This is a suspension bridge. No really, it is.
Or, it’s the starting point for one. You see a suspension bridge is really just a piece of rope, tied across a river. Everything else from that point on is just stabilization and convenience.
The basis for any suspension bridge is a piece of rope pulled taut across two points. But if you were to use that to cross a river, you’d need to either be a tightrope walker, or inch your way across by hanging underneath the wire, an inch at a time. While this might effectively get the job done, it is remarkably ineffective if you also want to get, say, your car across with you.
By adding two more ropes a bit higher up, and tying those ropes off to the base rope, you create a stable platform that will allow you to cross more easily, and without the need for a long balance bar, or a good set of gloves. But it still doesn’t make it convenient.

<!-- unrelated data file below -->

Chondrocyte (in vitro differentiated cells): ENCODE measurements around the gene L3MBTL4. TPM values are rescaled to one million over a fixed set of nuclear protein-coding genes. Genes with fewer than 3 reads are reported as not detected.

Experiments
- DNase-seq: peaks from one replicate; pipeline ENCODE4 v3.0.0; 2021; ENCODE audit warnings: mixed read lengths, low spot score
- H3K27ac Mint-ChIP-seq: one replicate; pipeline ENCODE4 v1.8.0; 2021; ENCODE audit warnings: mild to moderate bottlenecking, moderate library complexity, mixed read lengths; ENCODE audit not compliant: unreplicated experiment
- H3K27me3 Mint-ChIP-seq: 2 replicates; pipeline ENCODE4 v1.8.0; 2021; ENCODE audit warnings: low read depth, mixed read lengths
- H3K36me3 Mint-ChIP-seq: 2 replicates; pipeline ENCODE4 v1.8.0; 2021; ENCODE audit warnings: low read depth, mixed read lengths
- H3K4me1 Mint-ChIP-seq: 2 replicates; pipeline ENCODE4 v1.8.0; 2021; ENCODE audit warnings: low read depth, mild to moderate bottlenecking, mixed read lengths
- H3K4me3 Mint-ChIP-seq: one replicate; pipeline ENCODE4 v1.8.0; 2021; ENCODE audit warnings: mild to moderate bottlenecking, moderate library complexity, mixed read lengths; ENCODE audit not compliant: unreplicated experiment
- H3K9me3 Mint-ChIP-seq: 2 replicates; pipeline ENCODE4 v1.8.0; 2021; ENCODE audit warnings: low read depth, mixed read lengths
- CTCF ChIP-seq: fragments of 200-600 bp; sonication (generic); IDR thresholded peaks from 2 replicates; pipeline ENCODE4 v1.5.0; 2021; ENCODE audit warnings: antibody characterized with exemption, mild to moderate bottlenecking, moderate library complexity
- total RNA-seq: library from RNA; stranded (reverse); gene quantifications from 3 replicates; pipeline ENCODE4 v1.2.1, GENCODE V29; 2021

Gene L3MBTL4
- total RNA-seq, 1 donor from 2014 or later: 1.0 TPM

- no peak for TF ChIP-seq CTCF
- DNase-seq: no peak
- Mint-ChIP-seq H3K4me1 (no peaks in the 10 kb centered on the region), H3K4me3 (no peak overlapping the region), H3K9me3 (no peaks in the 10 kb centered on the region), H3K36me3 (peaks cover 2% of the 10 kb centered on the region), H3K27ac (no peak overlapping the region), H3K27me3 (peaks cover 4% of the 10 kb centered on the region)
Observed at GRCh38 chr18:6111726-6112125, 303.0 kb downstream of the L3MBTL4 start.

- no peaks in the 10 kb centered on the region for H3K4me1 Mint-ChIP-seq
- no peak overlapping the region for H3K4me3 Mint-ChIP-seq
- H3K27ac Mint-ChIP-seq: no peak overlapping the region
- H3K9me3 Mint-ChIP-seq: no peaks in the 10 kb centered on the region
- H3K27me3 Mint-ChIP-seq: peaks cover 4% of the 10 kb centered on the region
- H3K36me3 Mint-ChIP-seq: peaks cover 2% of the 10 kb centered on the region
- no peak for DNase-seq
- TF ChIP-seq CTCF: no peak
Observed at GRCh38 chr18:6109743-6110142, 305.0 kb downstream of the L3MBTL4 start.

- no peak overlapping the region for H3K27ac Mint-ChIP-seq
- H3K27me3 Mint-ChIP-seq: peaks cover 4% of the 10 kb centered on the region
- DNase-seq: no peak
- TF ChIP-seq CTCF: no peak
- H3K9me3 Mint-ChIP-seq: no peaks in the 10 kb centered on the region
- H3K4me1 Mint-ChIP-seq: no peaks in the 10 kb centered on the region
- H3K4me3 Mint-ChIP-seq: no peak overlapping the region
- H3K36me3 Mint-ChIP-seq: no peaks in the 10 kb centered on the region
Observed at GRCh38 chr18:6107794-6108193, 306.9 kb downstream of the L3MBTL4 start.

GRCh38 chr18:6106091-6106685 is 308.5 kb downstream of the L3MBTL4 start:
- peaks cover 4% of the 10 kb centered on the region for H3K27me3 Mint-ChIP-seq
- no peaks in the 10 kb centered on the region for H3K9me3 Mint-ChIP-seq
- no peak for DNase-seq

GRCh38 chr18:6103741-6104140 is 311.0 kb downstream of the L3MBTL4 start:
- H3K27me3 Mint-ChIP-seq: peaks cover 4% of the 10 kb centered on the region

So suppose you add a second rope below, beside the original rope, and fasten planks between them. Suddenly you have a deck, and virtually anyone can cross on foot. Make the ropes strong enough, and the planks thick enough, and you can take a fairly substantial load. Keep upgrading each of those details, and you suddenly have a real live bridge.
In essence, this is the whole story of all the greatest suspension bridges in the world. But you don’t have to take my word for it: